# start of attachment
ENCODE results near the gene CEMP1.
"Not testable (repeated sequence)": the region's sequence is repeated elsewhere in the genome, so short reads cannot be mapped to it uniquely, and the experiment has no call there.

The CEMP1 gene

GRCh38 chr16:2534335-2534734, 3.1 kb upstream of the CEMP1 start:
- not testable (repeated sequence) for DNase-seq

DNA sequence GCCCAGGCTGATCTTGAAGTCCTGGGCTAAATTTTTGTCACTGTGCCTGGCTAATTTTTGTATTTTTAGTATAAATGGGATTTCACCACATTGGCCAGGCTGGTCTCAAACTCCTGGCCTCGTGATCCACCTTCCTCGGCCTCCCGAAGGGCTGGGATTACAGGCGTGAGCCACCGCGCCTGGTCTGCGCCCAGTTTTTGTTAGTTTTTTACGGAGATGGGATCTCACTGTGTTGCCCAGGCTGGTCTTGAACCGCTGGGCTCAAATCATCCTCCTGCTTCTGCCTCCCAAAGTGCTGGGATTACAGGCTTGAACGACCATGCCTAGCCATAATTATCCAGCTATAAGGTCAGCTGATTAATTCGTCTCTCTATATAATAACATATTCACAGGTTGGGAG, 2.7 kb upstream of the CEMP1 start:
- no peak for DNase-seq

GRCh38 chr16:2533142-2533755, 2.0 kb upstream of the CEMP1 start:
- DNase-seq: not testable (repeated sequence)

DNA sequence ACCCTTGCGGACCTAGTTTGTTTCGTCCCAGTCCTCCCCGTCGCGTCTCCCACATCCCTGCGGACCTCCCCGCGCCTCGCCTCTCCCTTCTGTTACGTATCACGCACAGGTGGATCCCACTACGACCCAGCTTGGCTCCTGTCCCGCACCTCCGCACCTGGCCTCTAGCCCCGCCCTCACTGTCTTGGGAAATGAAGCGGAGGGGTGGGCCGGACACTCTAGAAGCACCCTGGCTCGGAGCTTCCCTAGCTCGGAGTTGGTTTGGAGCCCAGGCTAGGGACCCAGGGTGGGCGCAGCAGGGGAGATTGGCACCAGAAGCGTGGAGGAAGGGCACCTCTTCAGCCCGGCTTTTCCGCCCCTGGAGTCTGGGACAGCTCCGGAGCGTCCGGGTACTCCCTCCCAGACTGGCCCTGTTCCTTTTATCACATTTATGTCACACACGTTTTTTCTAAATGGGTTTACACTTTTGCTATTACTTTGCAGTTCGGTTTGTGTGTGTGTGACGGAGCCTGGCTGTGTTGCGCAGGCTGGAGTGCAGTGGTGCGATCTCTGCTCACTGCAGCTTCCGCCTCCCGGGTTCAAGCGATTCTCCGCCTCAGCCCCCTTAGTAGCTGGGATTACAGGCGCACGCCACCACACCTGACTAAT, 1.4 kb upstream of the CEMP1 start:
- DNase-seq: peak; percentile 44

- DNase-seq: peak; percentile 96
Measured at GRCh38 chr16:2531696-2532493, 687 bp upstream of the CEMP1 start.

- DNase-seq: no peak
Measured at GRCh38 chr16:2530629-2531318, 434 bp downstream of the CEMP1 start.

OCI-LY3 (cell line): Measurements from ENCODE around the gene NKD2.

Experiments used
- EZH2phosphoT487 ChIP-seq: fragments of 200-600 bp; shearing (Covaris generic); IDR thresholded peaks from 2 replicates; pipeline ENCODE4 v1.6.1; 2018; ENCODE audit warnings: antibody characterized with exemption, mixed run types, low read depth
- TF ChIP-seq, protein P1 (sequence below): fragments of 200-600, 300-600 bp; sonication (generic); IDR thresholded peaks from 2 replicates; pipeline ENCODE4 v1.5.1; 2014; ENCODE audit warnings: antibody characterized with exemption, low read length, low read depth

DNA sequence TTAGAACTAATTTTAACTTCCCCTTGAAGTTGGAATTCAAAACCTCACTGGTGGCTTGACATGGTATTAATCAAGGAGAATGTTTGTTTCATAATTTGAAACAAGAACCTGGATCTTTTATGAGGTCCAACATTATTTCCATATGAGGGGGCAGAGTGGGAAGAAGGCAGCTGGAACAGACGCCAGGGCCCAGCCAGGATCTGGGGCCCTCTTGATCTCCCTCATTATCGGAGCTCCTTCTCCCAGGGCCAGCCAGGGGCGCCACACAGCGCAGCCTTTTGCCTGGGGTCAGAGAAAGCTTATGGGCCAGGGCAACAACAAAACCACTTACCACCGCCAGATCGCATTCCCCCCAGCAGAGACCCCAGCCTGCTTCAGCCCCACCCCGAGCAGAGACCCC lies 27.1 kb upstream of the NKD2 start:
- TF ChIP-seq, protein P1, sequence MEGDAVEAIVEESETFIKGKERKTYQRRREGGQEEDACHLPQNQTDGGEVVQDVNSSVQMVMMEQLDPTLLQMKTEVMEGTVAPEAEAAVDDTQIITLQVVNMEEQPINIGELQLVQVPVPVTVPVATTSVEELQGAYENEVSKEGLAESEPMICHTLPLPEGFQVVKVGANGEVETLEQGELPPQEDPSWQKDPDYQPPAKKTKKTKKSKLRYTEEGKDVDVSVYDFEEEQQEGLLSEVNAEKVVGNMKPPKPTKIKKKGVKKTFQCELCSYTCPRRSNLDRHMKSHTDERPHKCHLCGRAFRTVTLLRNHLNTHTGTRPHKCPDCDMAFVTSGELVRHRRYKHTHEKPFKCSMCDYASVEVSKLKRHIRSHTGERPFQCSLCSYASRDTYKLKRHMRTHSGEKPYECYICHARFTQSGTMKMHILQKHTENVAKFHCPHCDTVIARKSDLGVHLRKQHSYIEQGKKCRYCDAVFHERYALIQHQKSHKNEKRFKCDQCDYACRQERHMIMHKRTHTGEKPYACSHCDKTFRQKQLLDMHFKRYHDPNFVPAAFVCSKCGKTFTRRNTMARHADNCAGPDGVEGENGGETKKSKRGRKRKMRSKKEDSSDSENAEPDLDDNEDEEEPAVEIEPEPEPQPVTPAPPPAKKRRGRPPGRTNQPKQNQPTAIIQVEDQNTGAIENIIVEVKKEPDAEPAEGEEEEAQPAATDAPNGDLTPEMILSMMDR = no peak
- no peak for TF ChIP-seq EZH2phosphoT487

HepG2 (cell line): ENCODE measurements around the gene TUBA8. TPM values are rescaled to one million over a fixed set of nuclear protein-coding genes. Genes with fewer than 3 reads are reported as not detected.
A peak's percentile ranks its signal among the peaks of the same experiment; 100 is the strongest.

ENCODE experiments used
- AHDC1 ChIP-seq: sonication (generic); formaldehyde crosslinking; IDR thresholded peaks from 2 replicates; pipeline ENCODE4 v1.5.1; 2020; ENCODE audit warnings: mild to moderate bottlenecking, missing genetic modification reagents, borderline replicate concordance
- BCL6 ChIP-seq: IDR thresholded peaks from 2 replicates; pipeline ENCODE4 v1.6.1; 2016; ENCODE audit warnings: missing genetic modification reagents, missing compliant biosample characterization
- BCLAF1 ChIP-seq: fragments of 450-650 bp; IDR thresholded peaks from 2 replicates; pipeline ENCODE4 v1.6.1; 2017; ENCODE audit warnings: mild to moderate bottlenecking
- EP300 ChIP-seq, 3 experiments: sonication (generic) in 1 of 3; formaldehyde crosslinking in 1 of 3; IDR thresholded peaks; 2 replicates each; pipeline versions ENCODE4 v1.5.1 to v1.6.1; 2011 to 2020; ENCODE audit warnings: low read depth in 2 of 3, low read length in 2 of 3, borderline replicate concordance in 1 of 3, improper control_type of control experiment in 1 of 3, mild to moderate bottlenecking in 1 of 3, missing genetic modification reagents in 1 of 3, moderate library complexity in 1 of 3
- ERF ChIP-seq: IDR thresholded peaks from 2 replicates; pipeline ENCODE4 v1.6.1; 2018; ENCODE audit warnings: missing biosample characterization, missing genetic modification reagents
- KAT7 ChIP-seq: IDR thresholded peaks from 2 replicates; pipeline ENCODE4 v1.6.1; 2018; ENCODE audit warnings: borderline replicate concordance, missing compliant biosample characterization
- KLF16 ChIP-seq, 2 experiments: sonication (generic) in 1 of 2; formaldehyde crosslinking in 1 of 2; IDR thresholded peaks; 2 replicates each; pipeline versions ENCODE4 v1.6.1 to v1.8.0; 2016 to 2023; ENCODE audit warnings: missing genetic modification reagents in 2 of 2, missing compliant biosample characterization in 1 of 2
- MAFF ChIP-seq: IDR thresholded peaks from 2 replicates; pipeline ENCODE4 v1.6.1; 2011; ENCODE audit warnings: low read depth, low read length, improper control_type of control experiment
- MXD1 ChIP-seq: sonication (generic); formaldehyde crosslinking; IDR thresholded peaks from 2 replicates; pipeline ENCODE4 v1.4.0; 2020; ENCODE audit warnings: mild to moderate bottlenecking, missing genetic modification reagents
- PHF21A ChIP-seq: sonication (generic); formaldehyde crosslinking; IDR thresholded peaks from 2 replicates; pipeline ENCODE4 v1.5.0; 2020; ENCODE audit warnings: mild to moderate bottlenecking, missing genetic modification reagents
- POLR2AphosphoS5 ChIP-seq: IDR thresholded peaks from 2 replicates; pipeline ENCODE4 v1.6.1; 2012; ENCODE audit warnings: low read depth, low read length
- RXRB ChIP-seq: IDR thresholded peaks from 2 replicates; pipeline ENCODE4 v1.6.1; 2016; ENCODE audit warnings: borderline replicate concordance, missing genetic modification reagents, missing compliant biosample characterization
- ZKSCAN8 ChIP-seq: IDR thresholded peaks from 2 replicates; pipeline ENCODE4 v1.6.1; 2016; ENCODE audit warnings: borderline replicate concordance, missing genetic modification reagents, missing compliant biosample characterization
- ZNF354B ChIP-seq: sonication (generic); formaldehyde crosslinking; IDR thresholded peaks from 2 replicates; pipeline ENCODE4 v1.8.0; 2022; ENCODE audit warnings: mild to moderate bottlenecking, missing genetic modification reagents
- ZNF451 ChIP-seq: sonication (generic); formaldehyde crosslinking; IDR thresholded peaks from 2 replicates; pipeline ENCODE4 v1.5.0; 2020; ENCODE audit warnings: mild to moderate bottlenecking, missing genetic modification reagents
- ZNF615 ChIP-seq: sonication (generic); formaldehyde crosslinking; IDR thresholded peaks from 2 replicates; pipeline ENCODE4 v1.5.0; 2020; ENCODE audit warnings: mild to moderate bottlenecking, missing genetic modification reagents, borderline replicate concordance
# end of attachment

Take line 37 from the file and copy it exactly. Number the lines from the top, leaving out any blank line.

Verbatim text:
- RXRB ChIP-seq: IDR thresholded peaks from 2 replicates; pipeline ENCODE4 v1.6.1; 2016; ENCODE audit warnings: borderline replicate concordance, missing genetic modification reagents, missing compliant biosample characterization